Culture and the Death of God
by Terry Eagleton
Yale University Press, 2014
(234 pages, $26.00, hardcover)
reviewed by Graeme Hunter
There is a fashionable way to write cultural history and it has two non-negotiable rules. The first is to treat the "death of God" as a historical event of the late nineteenth century. Under no circumstances must you point out, or even seem to suspect, that God is not the kind of being who could die. For example, the cultural historian Peter Watson has written a 600-page history of recent thought with the subtitle: How We Have Sought to Live Since the Death of God. And in all those . . .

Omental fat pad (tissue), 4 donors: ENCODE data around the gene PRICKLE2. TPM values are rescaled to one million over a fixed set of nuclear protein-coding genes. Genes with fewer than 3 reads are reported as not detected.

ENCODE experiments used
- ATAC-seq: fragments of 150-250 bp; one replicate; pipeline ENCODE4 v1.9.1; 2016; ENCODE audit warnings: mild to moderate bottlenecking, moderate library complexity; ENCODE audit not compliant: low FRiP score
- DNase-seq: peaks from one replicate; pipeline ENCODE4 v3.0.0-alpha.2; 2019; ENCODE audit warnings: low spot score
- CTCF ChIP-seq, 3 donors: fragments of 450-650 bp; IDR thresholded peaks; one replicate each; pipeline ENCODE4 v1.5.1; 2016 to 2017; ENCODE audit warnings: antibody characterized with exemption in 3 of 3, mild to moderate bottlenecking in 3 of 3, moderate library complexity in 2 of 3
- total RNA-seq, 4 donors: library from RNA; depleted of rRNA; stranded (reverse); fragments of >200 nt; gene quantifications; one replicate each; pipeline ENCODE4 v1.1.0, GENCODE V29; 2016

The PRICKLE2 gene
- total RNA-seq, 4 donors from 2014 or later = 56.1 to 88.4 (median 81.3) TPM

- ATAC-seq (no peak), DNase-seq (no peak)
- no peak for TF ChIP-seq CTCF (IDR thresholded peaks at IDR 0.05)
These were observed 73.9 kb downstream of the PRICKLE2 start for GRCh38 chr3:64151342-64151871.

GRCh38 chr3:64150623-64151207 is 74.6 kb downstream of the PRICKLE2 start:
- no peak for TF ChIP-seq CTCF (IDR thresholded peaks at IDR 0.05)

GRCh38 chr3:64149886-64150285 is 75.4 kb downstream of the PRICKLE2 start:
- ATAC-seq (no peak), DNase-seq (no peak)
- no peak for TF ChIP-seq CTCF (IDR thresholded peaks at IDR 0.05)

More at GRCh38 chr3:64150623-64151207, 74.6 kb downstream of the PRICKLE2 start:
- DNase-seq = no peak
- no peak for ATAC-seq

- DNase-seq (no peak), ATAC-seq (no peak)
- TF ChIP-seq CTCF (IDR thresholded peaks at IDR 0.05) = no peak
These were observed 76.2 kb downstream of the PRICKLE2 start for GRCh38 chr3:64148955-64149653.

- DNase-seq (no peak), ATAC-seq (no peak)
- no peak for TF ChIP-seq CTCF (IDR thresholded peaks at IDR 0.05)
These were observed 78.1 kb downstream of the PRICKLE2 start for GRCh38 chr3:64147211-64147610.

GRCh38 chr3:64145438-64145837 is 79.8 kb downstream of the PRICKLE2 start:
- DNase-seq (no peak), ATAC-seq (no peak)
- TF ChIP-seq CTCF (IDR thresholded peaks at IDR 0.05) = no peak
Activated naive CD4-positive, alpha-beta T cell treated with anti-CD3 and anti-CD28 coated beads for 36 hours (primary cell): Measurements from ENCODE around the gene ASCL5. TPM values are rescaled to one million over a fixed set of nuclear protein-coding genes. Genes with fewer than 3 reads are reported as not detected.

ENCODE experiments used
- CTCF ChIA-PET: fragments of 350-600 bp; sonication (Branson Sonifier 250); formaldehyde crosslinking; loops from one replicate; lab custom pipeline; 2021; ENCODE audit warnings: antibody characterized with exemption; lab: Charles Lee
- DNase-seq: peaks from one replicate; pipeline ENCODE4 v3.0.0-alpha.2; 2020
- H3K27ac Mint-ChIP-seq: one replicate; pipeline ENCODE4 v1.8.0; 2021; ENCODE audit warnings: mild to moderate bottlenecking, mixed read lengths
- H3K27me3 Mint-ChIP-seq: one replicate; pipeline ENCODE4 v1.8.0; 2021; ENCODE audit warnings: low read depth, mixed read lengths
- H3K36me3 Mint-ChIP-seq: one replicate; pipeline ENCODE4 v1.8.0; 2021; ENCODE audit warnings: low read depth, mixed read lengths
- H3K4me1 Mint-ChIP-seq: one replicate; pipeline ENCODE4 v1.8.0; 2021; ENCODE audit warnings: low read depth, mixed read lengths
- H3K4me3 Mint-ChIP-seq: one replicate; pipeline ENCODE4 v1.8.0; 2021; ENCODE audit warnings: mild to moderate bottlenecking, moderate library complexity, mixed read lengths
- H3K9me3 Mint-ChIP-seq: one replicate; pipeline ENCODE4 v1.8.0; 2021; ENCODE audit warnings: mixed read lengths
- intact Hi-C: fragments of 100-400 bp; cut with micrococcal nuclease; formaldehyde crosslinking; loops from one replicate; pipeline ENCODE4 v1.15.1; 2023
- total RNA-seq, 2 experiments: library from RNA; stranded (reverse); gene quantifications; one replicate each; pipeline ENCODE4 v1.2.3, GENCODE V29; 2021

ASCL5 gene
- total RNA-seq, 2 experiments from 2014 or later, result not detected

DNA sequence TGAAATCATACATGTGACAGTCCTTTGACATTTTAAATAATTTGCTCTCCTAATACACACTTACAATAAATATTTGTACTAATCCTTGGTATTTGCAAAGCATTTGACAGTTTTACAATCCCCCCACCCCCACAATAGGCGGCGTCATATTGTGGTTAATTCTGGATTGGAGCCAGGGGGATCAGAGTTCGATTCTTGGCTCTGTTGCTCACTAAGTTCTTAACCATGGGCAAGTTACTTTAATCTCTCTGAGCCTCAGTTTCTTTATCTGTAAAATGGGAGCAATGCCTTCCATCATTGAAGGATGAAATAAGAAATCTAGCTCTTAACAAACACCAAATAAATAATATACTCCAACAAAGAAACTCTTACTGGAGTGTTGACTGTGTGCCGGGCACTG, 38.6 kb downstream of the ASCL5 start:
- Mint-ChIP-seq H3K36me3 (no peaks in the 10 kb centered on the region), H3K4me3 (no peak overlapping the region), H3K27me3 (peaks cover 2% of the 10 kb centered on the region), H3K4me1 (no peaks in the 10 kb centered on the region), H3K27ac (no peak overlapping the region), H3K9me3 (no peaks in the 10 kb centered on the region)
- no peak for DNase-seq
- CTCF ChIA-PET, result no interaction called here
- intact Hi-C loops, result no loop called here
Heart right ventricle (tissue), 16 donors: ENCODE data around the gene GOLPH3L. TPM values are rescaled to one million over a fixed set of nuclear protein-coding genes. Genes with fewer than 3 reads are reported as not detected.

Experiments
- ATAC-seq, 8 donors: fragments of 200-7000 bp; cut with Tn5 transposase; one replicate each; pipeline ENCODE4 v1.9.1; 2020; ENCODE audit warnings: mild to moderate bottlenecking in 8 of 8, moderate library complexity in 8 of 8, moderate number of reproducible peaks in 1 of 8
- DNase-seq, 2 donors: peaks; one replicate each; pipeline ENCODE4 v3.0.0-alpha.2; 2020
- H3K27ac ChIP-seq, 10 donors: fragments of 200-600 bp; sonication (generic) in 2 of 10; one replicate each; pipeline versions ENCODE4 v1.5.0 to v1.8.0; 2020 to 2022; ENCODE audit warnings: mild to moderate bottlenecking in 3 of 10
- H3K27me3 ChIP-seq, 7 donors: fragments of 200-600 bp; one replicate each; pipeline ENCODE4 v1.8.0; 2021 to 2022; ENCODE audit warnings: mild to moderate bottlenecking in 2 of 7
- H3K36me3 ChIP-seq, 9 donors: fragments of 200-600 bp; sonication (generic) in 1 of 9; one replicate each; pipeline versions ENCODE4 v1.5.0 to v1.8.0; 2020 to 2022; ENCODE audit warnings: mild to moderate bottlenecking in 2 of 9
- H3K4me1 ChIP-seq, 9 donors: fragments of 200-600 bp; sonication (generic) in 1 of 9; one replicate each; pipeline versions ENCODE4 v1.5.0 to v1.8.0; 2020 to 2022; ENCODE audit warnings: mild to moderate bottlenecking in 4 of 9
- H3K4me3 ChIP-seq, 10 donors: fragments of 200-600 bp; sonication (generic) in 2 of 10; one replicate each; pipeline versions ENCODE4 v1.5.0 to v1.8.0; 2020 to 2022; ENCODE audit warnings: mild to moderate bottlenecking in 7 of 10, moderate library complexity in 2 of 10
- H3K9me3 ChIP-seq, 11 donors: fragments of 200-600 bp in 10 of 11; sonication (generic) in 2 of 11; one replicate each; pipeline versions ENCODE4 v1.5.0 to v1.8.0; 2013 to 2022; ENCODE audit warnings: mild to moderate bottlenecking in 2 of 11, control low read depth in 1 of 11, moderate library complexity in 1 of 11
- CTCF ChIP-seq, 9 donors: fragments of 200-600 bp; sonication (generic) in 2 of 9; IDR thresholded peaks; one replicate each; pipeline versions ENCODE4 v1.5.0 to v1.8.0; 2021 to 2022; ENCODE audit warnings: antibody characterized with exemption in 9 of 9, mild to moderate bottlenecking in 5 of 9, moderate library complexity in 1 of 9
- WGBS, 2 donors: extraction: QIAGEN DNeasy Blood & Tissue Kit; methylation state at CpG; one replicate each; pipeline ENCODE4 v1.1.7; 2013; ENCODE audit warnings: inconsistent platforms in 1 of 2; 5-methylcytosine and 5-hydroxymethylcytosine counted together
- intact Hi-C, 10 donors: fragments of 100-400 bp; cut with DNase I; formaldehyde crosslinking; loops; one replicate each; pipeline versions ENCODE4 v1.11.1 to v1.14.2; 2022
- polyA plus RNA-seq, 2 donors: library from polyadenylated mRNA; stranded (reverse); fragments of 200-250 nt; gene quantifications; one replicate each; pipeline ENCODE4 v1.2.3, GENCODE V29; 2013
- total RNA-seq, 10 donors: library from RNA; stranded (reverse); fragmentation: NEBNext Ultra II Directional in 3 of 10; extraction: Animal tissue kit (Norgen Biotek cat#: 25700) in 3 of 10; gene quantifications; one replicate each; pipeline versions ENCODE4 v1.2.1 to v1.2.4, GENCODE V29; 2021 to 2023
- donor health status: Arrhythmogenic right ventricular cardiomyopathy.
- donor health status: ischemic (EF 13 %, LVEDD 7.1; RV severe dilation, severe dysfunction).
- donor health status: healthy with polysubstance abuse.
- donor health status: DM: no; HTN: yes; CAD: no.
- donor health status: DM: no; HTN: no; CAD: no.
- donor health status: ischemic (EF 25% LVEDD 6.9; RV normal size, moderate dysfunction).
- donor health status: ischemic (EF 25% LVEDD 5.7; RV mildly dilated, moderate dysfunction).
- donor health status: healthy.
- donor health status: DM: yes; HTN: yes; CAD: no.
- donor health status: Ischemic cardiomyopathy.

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Graeme Hunter is a contributing editor to Touchstone and Research Professor of Philosophy at Dominican University College in Ottawa. He is the author of Radical Protestantism in Spinoza's Thought (Ashgate).
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